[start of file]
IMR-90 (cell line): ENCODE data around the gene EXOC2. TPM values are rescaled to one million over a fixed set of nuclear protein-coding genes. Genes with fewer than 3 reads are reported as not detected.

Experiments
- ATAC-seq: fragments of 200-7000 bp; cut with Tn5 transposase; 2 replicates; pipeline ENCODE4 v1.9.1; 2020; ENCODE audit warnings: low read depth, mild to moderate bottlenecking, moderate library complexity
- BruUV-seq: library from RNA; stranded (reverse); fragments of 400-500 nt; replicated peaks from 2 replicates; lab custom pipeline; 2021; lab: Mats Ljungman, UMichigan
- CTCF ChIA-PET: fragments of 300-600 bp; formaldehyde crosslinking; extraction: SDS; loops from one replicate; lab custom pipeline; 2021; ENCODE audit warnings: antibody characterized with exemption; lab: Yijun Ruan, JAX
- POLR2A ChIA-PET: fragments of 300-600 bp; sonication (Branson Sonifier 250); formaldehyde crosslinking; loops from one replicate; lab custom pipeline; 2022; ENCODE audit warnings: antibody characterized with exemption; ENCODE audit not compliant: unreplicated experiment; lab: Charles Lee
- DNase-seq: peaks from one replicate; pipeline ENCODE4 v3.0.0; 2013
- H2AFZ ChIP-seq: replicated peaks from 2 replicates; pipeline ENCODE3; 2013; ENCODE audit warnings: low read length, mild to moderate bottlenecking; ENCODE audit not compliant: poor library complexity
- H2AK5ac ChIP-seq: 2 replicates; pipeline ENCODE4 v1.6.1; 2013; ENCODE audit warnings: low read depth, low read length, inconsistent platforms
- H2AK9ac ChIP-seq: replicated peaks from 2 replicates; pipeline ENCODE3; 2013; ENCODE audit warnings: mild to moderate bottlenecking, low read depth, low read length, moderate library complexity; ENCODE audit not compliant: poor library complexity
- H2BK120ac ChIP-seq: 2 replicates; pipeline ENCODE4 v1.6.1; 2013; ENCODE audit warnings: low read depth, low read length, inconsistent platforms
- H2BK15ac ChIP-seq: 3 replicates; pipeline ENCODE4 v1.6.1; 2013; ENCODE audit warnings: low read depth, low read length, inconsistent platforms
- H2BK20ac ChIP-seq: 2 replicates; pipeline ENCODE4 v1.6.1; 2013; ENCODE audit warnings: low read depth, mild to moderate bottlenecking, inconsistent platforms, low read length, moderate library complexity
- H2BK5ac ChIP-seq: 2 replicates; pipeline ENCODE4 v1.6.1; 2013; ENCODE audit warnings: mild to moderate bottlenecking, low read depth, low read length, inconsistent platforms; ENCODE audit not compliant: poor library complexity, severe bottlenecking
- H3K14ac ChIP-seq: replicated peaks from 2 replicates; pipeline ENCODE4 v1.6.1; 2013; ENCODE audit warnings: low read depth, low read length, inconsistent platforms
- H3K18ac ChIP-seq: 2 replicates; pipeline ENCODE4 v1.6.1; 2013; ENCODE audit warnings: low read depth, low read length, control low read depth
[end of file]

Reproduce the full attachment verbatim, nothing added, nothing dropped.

IMR-90 (cell line): ENCODE data around the gene EXOC2. TPM values are rescaled to one million over a fixed set of nuclear protein-coding genes. Genes with fewer than 3 reads are reported as not detected.

Experiments
- ATAC-seq: fragments of 200-7000 bp; cut with Tn5 transposase; 2 replicates; pipeline ENCODE4 v1.9.1; 2020; ENCODE audit warnings: low read depth, mild to moderate bottlenecking, moderate library complexity
- BruUV-seq: library from RNA; stranded (reverse); fragments of 400-500 nt; replicated peaks from 2 replicates; lab custom pipeline; 2021; lab: Mats Ljungman, UMichigan
- CTCF ChIA-PET: fragments of 300-600 bp; formaldehyde crosslinking; extraction: SDS; loops from one replicate; lab custom pipeline; 2021; ENCODE audit warnings: antibody characterized with exemption; lab: Yijun Ruan, JAX
- POLR2A ChIA-PET: fragments of 300-600 bp; sonication (Branson Sonifier 250); formaldehyde crosslinking; loops from one replicate; lab custom pipeline; 2022; ENCODE audit warnings: antibody characterized with exemption; ENCODE audit not compliant: unreplicated experiment; lab: Charles Lee
- DNase-seq: peaks from one replicate; pipeline ENCODE4 v3.0.0; 2013
- H2AFZ ChIP-seq: replicated peaks from 2 replicates; pipeline ENCODE3; 2013; ENCODE audit warnings: low read length, mild to moderate bottlenecking; ENCODE audit not compliant: poor library complexity
- H2AK5ac ChIP-seq: 2 replicates; pipeline ENCODE4 v1.6.1; 2013; ENCODE audit warnings: low read depth, low read length, inconsistent platforms
- H2AK9ac ChIP-seq: replicated peaks from 2 replicates; pipeline ENCODE3; 2013; ENCODE audit warnings: mild to moderate bottlenecking, low read depth, low read length, moderate library complexity; ENCODE audit not compliant: poor library complexity
- H2BK120ac ChIP-seq: 2 replicates; pipeline ENCODE4 v1.6.1; 2013; ENCODE audit warnings: low read depth, low read length, inconsistent platforms
- H2BK15ac ChIP-seq: 3 replicates; pipeline ENCODE4 v1.6.1; 2013; ENCODE audit warnings: low read depth, low read length, inconsistent platforms
- H2BK20ac ChIP-seq: 2 replicates; pipeline ENCODE4 v1.6.1; 2013; ENCODE audit warnings: low read depth, mild to moderate bottlenecking, inconsistent platforms, low read length, moderate library complexity
- H2BK5ac ChIP-seq: 2 replicates; pipeline ENCODE4 v1.6.1; 2013; ENCODE audit warnings: mild to moderate bottlenecking, low read depth, low read length, inconsistent platforms; ENCODE audit not compliant: poor library complexity, severe bottlenecking
- H3K14ac ChIP-seq: replicated peaks from 2 replicates; pipeline ENCODE4 v1.6.1; 2013; ENCODE audit warnings: low read depth, low read length, inconsistent platforms
- H3K18ac ChIP-seq: 2 replicates; pipeline ENCODE4 v1.6.1; 2013; ENCODE audit warnings: low read depth, low read length, control low read depth